Each year, I grow carrots and parsnips in the garden and I always leave them in the ground/garden as late as possible in October.
Frost makes carrots and parsnips sweeter, so I like to ensure that the crops have had a few good frosts on them before I dig them out for the winter. Also, if the ground is cold, the carrots come out of the ground cold, which means they will store for much longer.
Seeing the snow over top of the two crops can be quite distressing if you have not experienced this situation before. However, it’s nothing to worry about. When it snowed, the ground was not frozen and acts as insulation for the carrots. The snow itself acts like a blanket preventing the very cold air from reaching the carrots.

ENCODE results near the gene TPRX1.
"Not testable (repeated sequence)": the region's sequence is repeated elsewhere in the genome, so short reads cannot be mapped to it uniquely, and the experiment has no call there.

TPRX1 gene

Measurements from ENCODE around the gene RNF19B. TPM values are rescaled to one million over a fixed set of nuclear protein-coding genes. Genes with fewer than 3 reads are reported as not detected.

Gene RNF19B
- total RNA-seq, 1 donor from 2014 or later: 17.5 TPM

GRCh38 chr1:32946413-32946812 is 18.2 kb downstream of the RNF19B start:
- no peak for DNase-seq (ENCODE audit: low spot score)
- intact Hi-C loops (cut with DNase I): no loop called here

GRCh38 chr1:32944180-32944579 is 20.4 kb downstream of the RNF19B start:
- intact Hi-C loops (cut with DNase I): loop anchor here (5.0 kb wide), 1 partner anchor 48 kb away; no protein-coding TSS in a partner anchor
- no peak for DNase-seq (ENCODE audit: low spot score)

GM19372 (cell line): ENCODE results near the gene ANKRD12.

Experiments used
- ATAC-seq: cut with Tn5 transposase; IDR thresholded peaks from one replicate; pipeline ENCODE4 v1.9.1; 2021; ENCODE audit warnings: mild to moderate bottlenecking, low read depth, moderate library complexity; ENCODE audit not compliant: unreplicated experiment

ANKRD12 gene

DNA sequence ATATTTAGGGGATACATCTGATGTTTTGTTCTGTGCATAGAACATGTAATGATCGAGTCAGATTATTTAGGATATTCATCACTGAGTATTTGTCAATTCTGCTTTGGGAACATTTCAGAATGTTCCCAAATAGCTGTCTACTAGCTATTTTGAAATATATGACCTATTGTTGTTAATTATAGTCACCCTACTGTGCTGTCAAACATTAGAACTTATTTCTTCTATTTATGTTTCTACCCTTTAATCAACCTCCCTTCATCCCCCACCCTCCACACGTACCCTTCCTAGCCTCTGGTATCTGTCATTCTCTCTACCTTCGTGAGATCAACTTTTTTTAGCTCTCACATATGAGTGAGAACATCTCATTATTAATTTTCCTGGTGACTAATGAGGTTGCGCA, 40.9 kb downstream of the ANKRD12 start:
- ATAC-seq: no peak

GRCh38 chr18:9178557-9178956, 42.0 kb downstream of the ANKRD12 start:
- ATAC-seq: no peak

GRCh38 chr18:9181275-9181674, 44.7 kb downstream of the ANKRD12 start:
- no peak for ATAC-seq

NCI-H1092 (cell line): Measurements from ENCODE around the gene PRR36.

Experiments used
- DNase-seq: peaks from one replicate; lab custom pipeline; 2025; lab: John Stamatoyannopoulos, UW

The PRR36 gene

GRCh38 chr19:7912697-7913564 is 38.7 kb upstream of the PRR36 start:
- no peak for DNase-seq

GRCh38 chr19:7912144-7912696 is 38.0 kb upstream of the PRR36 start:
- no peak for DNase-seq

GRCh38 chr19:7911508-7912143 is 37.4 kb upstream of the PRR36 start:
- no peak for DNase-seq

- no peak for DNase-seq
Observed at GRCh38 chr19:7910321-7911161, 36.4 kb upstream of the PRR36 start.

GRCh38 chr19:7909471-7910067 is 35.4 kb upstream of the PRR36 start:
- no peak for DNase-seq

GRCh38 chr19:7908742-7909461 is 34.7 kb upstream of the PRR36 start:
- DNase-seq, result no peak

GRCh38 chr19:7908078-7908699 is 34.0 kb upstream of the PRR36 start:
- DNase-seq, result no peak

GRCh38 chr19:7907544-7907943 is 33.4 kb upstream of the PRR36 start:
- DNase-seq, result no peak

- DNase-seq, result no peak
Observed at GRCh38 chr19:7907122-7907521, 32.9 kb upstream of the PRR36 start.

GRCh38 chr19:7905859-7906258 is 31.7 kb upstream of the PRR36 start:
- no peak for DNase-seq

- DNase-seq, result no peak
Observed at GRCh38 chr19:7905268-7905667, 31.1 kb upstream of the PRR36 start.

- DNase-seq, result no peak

I harvested carrots and parsnips out of the snow on Sunday for Thanksgiving dinner. They were cold, crisp, beautiful and very tasty. The only downside, it was a wet, muddy job. The majority of my carrots and parsnips remain in the garden and when it (hopefully) dries a bit, I will harvest both crops in the next couple of weeks, wash them, and store them in the fridge in those “vegetable” plastic bags with the slits.
Last year, we ate fresh carrots from the garden till June!
— Jim Hole